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  Harrogate tests pulse of the north of England jewellery market

  By James Clatford/August 20, 2008

The jewellers of the majestic town of Harrogate give a pretty good indication of the state of the north of England jewellery market.

Harrogate is an affluent place, steeped in wonderful stone architecture and large green spaces, and has long been a magnet for day-trippers and weekenders from across the north of England , who come to visit the celebrated Betty’s tea shop and stroll around the shops.

While the credit crunch pinches the wallets of the bankers of the City of London and punishes the jewellers of the capital, Harrogate sits far away and is seemingly immune.


Harrogate ’s jewellery market consists of the professionals who inhabit the wealthy villages stretching to the dynamic northern “capital” of Leeds , and the second-generation staple of customers who loyally stick with the town’s most longstanding resident jewellers.

And yet, despite their prolonged histories, jewellers Fattorini and Ogden do not sit on their laurels, and offer innovative solutions to maximise choice. Ogden , famous for its magnificent Edwardian shop front on James Street , prides itself on its technical expertise on-site and has its own workshop with four goldsmiths and a designer.

Fattorini, founded in 1831, which sells a traditional, classic range of bridal jewellery, as well as watches, clocks and silverware, has many second-generation customers from well-established Yorkshire families and serves a largely professional clientele.

Customers of Fattorini, well located half way down the historic Parliament Street in the centre of town, come from across the north of England and the Midlands . Some clients come all the way from London , particularly if their parents have been regular customers.

Opposite Betty’s, Bradleys of Harrogate provides a vast choice of brands from Thomas Sabo to Theo Fennell, as well as a range of lifestyle products including fine china and crystal.

“Ladies who lunch” come in and browse on all three floors, sometimes after they have spent a pleasant hour in Betty’s.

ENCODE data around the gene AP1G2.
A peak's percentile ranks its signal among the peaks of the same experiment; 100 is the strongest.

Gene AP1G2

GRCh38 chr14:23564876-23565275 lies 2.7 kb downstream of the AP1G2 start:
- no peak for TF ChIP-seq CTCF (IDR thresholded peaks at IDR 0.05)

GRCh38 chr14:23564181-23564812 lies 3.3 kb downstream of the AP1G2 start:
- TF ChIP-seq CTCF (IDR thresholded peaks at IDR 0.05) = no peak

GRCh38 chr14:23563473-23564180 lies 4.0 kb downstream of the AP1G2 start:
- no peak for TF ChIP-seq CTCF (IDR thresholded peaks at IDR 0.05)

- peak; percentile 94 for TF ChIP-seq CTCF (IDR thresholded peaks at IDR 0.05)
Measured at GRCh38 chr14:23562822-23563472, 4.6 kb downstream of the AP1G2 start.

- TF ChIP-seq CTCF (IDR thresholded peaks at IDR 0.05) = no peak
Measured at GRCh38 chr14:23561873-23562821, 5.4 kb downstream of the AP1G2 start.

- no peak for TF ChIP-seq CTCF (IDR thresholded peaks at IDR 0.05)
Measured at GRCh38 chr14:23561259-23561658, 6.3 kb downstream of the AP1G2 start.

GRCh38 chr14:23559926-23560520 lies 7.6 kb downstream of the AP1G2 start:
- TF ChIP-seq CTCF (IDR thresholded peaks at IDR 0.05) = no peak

A second shop nearby, Bradley’s Jewellers, offers a variety of antique jewels including Cartier pieces and occasional items with provenance to royals.

On the edge of the town centre, Boutique Venus provides a harmoniously presented, colourful range of jewellery made from silver, and semi-precious gemstones, amethyst, amber, rose and lemon quartz, jade, turquoise, and moonstones, as well as coral and pearls.

The oldest residents of Harrogate , Ogden and Fattorini, have weathered the ups and downs of world events during their long histories, but so far the present economic downturn and squeeze on middle incomes, have not dramatically affected sales, local jewellers say.

They say they feel relatively insulated in the area. Perhaps it is more an indication of the resilience of the professional classes of the north of England , than the vagaries of financial markets that colour the prospects of their colleagues in the jewellery shops of the City of London and the gleaming towers of Canary Wharf .

Ogden sees itself as an established brand and is now examining the possibility of expansion in the UK .

At the lower end of the local market, Boutique Venus is witnessing some change in the habits of customers due to the economic downturn and rising inflation.

Some people are shifting to costume jewellery from gemstones, because it’s cheaper, and people are also using more diluted silver in costume jewellery.

Superb customer service is a common strand linking all of the Harrogate jewellers, which devote themselves to giving people a rich in-shop experience.

The style and tone varies, with Ogden preferring a sit-down approach with customers, and Bradleys offering a more open plan shopping experience. But the result is the same – a friendly “meet and greet”, rewarded by many repeat visits.